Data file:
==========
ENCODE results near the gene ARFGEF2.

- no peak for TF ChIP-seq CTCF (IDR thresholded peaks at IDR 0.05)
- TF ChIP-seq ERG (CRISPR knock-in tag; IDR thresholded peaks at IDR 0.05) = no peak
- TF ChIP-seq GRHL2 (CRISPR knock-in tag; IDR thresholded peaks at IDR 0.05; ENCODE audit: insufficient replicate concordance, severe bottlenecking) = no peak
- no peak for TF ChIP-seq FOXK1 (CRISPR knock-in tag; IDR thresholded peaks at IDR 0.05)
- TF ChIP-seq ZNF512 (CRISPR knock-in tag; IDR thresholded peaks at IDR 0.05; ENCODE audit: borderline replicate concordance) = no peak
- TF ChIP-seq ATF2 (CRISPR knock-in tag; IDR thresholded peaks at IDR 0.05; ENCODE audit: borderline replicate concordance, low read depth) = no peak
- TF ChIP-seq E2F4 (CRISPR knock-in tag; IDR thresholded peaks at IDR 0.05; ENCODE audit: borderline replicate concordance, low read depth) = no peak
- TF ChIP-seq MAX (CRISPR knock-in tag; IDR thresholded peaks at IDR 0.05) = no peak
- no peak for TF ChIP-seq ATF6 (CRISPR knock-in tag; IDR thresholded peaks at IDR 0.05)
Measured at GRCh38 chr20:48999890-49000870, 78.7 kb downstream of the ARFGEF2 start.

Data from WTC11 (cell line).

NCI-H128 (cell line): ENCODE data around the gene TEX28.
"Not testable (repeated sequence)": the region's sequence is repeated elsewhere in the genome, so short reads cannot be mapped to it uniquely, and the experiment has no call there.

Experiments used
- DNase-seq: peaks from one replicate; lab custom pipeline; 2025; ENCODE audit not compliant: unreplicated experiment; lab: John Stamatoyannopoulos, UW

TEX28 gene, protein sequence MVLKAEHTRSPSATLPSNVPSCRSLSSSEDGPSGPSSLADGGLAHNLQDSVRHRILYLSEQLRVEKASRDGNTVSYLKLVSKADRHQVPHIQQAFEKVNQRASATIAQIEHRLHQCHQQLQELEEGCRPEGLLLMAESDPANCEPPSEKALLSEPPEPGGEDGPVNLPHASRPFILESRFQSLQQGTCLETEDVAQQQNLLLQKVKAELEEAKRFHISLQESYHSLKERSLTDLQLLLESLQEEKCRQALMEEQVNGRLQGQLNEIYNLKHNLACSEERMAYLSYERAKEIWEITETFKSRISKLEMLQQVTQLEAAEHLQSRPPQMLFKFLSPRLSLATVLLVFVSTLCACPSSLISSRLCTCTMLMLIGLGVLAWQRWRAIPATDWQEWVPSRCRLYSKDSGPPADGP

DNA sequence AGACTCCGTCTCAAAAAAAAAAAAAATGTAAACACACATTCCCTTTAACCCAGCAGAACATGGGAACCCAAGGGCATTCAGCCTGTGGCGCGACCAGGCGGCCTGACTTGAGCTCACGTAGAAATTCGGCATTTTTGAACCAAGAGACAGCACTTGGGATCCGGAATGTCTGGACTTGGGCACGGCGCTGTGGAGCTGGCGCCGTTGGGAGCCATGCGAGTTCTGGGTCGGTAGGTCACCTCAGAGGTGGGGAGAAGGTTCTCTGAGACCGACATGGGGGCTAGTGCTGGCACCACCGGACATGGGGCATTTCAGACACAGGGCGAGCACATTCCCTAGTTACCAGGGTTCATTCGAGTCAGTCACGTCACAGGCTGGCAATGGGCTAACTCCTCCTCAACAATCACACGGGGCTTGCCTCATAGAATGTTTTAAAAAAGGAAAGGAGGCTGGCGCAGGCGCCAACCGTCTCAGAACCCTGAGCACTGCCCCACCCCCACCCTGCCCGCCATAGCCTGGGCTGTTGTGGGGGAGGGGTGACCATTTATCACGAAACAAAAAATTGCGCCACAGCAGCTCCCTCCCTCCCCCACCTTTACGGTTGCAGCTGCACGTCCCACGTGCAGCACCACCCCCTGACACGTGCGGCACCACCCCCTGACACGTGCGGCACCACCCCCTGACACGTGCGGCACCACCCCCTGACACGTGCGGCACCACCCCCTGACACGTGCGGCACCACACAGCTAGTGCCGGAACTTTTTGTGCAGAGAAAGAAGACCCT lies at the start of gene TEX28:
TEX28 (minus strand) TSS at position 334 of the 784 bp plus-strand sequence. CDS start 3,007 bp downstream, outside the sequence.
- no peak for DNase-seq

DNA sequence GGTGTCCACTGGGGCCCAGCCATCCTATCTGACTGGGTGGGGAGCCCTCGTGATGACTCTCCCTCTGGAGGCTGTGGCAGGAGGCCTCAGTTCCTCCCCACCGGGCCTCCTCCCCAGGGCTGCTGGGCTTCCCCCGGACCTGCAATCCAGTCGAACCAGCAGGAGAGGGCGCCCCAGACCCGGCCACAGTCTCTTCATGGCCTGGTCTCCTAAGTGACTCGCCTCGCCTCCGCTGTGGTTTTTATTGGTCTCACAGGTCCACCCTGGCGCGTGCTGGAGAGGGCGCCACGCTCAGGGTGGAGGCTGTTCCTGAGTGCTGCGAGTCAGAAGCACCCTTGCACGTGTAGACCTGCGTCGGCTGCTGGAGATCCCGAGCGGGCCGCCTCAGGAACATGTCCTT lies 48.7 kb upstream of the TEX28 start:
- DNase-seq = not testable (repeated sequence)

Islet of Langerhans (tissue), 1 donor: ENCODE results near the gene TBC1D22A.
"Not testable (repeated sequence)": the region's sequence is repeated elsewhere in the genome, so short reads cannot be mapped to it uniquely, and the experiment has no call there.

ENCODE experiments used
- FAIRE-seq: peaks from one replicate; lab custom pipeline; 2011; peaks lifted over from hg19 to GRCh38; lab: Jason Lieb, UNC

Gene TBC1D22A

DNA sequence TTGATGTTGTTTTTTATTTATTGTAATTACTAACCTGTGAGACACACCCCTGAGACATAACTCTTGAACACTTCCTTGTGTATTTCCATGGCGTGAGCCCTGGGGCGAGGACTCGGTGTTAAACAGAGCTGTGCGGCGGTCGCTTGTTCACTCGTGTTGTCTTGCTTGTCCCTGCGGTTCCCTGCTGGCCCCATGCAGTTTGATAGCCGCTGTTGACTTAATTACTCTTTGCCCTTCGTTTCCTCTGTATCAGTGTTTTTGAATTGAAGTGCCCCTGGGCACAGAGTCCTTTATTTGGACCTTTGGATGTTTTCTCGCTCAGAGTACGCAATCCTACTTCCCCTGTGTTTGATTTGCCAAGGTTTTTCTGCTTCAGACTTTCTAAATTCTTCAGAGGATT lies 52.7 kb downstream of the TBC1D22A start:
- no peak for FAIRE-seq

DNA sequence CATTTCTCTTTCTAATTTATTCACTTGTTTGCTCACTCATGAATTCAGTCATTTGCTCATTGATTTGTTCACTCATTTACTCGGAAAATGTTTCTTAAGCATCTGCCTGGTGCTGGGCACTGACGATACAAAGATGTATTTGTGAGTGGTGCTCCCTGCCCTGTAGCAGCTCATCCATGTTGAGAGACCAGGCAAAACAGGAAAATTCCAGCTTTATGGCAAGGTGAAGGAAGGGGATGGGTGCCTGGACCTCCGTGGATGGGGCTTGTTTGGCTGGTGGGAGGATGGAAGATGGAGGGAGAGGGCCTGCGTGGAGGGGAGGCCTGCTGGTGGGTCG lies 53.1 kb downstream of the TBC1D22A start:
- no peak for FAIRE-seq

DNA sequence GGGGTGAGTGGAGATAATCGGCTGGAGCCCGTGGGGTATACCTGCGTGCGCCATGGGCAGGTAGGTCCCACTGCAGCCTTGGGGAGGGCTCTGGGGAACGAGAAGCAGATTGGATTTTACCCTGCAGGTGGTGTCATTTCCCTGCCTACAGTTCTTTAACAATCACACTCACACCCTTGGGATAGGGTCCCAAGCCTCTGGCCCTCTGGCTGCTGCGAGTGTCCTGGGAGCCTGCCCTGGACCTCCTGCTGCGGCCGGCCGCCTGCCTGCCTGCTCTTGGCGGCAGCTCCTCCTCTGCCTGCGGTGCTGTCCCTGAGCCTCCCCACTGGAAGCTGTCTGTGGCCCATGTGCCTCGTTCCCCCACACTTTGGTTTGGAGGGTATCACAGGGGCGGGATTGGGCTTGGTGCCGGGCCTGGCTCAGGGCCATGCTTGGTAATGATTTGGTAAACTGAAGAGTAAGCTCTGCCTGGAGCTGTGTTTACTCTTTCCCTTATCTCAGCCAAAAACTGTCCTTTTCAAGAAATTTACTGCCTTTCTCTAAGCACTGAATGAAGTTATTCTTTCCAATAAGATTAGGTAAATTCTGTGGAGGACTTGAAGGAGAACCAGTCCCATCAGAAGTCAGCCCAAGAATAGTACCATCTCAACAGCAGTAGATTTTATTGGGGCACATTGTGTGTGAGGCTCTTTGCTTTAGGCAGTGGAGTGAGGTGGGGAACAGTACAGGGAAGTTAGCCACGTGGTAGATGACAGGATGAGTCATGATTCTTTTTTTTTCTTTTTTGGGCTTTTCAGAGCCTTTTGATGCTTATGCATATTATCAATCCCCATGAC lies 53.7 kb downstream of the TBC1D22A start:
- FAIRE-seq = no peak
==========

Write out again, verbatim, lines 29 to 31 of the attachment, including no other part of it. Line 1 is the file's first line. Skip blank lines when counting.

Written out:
- no peak for FAIRE-seq

DNA sequence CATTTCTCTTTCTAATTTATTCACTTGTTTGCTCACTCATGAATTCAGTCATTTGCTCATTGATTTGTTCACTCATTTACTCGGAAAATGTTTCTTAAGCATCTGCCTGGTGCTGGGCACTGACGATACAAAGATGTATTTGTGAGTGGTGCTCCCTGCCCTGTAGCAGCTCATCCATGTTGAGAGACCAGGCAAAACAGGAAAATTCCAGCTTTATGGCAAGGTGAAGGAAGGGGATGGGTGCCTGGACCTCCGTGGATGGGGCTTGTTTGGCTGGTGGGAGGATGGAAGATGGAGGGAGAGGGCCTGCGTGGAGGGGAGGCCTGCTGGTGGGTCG lies 53.1 kb downstream of the TBC1D22A start:
- no peak for FAIRE-seq